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Multi-functional energy plantation; Multifunktionella bioenergiodlingar

Abstract

There exists a significant potential for utilising perennial energy plantations in protecting and restoring polluted water and land resources in Sweden. By optimising the design, location and management, several additional environmental services could be obtained which will increase the value of the energy plantations, thereby improving future market conditions for biomass. Multi-functional energy plantations (mainly Salix but also energy grass) can be divided into two categories, those designed for dedicated environmental services (e.g. vegetation filters for wastewater and sewage sludge treatment and shelter belts against soil erosion), and those generating more general benefits (e.g. soil carbon accumulation, increased soil fertility, cadmium removal and increased hunting potential). The practical potential of those two categories is estimated to be equivalent to up to 3% and more than 20% of the total Swedish arable land, respectively. The regional conditions of utilising multi-functional plantations vary, however, with the best possibilities in densely populated areas dominated by farmland. The economic value of multi-functional plantations is normally highest for those designed for dedicated environmental services. Purification of wastewater has the highest value, which could exceed the production cost in conventional Salix plantations, followed by treatment of polluted drainage water in vegetation filters and buffer zones (equivalent  More>>
Authors:
Boerjesson, Paal; [1]  Berndes, Goeran; Fredriksson, Fredrik; [2]  Kaaberger, Tomas [3] 
  1. Lund Univ. (Sweden). Environmental and Energy Systems Studies
  2. Chalmers Univ. of Technology, Goeteborg (Sweden). Dept. of Physical Resource Theory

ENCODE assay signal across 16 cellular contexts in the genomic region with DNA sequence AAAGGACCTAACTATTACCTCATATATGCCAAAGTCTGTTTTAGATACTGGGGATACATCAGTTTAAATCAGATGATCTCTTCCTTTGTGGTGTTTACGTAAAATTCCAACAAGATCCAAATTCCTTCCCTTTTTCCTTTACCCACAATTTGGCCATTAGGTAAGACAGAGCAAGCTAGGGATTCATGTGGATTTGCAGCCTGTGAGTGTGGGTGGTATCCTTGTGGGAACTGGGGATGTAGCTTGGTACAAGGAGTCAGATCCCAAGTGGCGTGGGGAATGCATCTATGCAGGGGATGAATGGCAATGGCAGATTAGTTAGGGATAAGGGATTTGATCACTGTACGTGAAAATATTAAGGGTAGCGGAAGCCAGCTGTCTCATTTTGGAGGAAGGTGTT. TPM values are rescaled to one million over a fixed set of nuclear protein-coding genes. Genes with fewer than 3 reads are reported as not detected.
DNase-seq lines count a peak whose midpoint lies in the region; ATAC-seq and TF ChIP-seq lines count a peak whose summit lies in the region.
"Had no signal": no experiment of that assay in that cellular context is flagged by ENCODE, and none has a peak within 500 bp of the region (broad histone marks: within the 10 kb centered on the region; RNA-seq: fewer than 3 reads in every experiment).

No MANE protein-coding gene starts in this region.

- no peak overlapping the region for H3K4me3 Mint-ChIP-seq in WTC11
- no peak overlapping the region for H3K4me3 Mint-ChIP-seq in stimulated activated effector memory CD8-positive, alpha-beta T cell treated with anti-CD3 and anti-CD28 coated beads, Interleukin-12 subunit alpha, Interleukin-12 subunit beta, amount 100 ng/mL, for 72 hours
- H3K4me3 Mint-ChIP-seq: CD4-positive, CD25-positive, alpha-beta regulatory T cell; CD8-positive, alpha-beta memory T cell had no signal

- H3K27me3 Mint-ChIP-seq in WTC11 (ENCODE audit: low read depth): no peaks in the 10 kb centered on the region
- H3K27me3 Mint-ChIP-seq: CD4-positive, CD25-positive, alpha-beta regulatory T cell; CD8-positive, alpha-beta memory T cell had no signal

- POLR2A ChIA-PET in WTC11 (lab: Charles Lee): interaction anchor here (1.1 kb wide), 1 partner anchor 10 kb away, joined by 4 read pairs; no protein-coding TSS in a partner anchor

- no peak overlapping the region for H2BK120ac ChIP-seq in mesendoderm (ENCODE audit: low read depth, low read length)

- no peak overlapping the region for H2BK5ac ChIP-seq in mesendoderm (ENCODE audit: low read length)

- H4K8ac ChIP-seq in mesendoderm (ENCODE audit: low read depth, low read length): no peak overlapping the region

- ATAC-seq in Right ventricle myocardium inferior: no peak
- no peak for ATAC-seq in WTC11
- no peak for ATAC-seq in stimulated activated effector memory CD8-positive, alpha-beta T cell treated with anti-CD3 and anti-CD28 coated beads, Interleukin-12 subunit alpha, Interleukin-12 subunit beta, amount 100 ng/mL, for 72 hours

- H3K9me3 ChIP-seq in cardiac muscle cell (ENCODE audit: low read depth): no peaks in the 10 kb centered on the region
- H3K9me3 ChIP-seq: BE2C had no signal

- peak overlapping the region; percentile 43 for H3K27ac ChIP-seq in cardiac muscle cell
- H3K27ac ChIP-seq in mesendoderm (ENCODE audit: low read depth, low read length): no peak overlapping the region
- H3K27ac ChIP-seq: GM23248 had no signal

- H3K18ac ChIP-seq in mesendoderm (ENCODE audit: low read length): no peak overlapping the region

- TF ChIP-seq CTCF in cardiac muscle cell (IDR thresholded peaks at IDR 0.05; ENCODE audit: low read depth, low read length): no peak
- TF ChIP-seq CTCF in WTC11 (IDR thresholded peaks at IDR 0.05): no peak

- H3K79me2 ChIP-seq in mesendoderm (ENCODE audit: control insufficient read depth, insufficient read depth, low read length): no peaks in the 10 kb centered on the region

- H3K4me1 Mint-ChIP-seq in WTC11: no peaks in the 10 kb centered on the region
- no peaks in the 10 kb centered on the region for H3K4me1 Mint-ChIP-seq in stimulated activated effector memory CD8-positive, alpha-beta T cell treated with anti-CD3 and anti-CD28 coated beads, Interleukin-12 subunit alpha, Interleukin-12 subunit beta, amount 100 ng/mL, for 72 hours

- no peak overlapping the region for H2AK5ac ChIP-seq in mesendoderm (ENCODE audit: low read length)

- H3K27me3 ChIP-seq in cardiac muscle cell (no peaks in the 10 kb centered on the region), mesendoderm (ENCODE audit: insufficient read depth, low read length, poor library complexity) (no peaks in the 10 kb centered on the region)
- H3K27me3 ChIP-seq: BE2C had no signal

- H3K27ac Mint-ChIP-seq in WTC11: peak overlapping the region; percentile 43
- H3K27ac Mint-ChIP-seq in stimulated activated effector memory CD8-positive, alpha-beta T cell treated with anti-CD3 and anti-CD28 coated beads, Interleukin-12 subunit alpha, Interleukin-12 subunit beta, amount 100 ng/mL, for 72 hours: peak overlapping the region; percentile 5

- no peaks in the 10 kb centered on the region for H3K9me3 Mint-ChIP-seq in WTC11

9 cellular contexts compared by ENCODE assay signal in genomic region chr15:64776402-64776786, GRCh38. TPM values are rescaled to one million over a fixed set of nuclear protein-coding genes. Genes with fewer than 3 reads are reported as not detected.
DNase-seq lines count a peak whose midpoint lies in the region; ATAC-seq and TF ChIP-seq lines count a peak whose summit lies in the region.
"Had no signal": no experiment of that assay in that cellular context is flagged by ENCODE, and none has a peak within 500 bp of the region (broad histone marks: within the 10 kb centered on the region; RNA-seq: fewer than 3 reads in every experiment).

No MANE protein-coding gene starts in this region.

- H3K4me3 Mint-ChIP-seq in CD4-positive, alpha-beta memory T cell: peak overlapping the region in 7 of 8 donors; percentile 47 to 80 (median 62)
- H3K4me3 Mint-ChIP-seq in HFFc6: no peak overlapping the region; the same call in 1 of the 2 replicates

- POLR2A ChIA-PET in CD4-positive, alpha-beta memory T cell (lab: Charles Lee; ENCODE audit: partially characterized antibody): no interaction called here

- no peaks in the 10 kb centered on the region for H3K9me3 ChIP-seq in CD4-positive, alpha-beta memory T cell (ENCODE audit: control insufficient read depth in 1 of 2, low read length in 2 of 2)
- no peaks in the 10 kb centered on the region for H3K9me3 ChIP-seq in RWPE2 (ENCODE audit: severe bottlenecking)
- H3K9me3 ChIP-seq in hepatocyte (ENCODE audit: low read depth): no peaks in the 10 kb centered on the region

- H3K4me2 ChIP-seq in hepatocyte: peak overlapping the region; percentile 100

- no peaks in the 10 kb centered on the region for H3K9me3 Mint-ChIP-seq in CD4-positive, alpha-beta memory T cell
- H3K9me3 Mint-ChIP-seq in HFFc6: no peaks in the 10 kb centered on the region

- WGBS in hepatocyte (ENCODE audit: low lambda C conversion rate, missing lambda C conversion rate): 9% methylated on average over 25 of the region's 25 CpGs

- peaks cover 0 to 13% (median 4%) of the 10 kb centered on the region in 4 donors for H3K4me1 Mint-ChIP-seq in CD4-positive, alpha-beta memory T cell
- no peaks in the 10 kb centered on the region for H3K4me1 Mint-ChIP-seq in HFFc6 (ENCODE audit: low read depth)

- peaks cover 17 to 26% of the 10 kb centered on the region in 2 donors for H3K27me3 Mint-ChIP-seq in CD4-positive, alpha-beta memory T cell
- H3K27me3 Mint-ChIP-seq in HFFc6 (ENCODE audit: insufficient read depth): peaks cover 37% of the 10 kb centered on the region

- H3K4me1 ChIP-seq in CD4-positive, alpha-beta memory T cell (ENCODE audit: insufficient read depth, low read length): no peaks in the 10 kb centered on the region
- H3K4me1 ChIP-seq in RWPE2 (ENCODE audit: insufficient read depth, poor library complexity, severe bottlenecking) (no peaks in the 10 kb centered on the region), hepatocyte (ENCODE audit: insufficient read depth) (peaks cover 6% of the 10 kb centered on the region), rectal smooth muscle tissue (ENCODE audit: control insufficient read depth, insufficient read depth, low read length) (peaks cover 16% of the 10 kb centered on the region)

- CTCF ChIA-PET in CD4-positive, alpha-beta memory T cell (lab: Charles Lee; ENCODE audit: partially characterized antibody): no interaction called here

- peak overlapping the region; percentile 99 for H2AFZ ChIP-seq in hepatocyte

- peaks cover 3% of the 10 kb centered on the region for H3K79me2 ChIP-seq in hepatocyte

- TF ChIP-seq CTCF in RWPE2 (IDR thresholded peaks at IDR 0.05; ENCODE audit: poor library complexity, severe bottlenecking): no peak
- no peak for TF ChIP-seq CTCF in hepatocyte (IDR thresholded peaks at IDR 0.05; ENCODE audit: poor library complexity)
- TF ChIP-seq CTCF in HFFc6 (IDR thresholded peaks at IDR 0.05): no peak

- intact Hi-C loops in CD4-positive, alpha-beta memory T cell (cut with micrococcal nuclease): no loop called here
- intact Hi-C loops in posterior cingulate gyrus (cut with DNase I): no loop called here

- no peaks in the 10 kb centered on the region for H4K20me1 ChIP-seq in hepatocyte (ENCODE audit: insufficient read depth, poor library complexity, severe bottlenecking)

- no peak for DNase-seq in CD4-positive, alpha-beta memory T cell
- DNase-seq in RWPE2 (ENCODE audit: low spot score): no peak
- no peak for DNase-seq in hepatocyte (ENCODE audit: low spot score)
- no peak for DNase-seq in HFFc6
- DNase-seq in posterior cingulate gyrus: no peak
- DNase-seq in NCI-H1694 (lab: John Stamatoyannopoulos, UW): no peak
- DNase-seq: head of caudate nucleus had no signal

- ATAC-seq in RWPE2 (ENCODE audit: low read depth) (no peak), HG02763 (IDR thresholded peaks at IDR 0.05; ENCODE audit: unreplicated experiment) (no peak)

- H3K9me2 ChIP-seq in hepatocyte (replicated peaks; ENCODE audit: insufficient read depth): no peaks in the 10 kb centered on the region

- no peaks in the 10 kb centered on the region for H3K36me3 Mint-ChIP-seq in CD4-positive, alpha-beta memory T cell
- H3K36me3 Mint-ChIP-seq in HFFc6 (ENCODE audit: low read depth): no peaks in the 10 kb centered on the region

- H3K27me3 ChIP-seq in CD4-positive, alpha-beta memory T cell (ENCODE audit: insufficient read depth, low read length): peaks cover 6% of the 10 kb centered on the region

3. Ecotraffic, Goeteborg (Sweden)
Publication Date:
Feb 01, 2002
Product Type:
Technical Report
Report Number:
STEM-EO-02-4
Resource Relation:
Other Information: 90 refs., 13 figs., 42 tabs; PBD: Feb 2002
Subject:
09 BIOMASS FUELS; WILLOWS; BIOMASS PLANTATIONS; SHORT ROTATION CULTIVATION; GRAMINEAE; SWEDEN; POLLUTION ABATEMENT; WASTE WATER; AGRICULTURE; WATER TREATMENT; EROSION CONTROL
OSTI ID:
20300159
Research Organizations:
Swedish Energy Agency, Eskilstuna (Sweden)
Country of Origin:
Sweden
Language:
Swedish
Other Identifying Numbers:
Other: Project STEM-P12293-1; TRN: SE0207419
Availability:
Also available from: Studsvik Library, SE-611 82 Nykoeping, Sweden (SEK 195); Available to ETDE participating countries only(see www.etde.org); commercial reproduction prohibited; OSTI as DE20300159
Submitting Site:
SWD
Size:
114 pages
Announcement Date:
Feb 19, 2003

Citation Formats

Boerjesson, Paal, Berndes, Goeran, Fredriksson, Fredrik, and Kaaberger, Tomas. Multi-functional energy plantation; Multifunktionella bioenergiodlingar. Sweden: N. p., 2002. Web.
Boerjesson, Paal, Berndes, Goeran, Fredriksson, Fredrik, & Kaaberger, Tomas. Multi-functional energy plantation; Multifunktionella bioenergiodlingar. Sweden.
Boerjesson, Paal, Berndes, Goeran, Fredriksson, Fredrik, and Kaaberger, Tomas. 2002. "Multi-functional energy plantation; Multifunktionella bioenergiodlingar." Sweden.
@misc{etde_20300159,
title = {Multi-functional energy plantation; Multifunktionella bioenergiodlingar}
author = {Boerjesson, Paal, Berndes, Goeran, Fredriksson, Fredrik, and Kaaberger, Tomas}